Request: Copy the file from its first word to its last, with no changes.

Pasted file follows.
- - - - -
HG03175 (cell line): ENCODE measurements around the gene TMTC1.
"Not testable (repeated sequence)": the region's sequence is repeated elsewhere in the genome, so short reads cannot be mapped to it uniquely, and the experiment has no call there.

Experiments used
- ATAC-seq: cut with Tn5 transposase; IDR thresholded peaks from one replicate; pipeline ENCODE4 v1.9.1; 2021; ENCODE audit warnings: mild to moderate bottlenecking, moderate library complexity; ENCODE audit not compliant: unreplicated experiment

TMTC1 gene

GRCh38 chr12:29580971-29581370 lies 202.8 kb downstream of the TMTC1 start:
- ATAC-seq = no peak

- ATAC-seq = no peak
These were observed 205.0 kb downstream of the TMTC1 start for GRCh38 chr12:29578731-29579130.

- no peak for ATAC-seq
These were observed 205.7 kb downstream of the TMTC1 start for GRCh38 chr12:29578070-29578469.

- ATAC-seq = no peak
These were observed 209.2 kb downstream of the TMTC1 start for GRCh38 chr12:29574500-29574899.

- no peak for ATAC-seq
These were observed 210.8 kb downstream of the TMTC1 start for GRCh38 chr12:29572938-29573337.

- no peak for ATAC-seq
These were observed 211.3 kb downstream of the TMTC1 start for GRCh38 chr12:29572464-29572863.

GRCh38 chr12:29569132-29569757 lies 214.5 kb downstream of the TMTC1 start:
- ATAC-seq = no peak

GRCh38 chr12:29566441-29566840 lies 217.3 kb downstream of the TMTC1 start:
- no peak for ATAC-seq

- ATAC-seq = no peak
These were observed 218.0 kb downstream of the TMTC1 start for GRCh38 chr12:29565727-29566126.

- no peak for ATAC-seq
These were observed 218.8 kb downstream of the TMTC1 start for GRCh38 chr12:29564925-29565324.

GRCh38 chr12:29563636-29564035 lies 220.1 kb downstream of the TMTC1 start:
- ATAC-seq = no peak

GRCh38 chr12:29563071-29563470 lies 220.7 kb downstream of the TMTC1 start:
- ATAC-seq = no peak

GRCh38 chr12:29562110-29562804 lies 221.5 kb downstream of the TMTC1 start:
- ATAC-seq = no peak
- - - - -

HG03175 (cell line): ENCODE measurements around the gene TMTC1.
"Not testable (repeated sequence)": the region's sequence is repeated elsewhere in the genome, so short reads cannot be mapped to it uniquely, and the experiment has no call there.

Experiments used
- ATAC-seq: cut with Tn5 transposase; IDR thresholded peaks from one replicate; pipeline ENCODE4 v1.9.1; 2021; ENCODE audit warnings: mild to moderate bottlenecking, moderate library complexity; ENCODE audit not compliant: unreplicated experiment

TMTC1 gene

GRCh38 chr12:29580971-29581370 lies 202.8 kb downstream of the TMTC1 start:
- ATAC-seq = no peak

- ATAC-seq = no peak
These were observed 205.0 kb downstream of the TMTC1 start for GRCh38 chr12:29578731-29579130.

- no peak for ATAC-seq
These were observed 205.7 kb downstream of the TMTC1 start for GRCh38 chr12:29578070-29578469.

- ATAC-seq = no peak
These were observed 209.2 kb downstream of the TMTC1 start for GRCh38 chr12:29574500-29574899.

- no peak for ATAC-seq
These were observed 210.8 kb downstream of the TMTC1 start for GRCh38 chr12:29572938-29573337.

- no peak for ATAC-seq
These were observed 211.3 kb downstream of the TMTC1 start for GRCh38 chr12:29572464-29572863.

GRCh38 chr12:29569132-29569757 lies 214.5 kb downstream of the TMTC1 start:
- ATAC-seq = no peak

GRCh38 chr12:29566441-29566840 lies 217.3 kb downstream of the TMTC1 start:
- no peak for ATAC-seq

- ATAC-seq = no peak
These were observed 218.0 kb downstream of the TMTC1 start for GRCh38 chr12:29565727-29566126.

- no peak for ATAC-seq
These were observed 218.8 kb downstream of the TMTC1 start for GRCh38 chr12:29564925-29565324.

GRCh38 chr12:29563636-29564035 lies 220.1 kb downstream of the TMTC1 start:
- ATAC-seq = no peak

GRCh38 chr12:29563071-29563470 lies 220.7 kb downstream of the TMTC1 start:
- ATAC-seq = no peak

GRCh38 chr12:29562110-29562804 lies 221.5 kb downstream of the TMTC1 start:
- ATAC-seq = no peak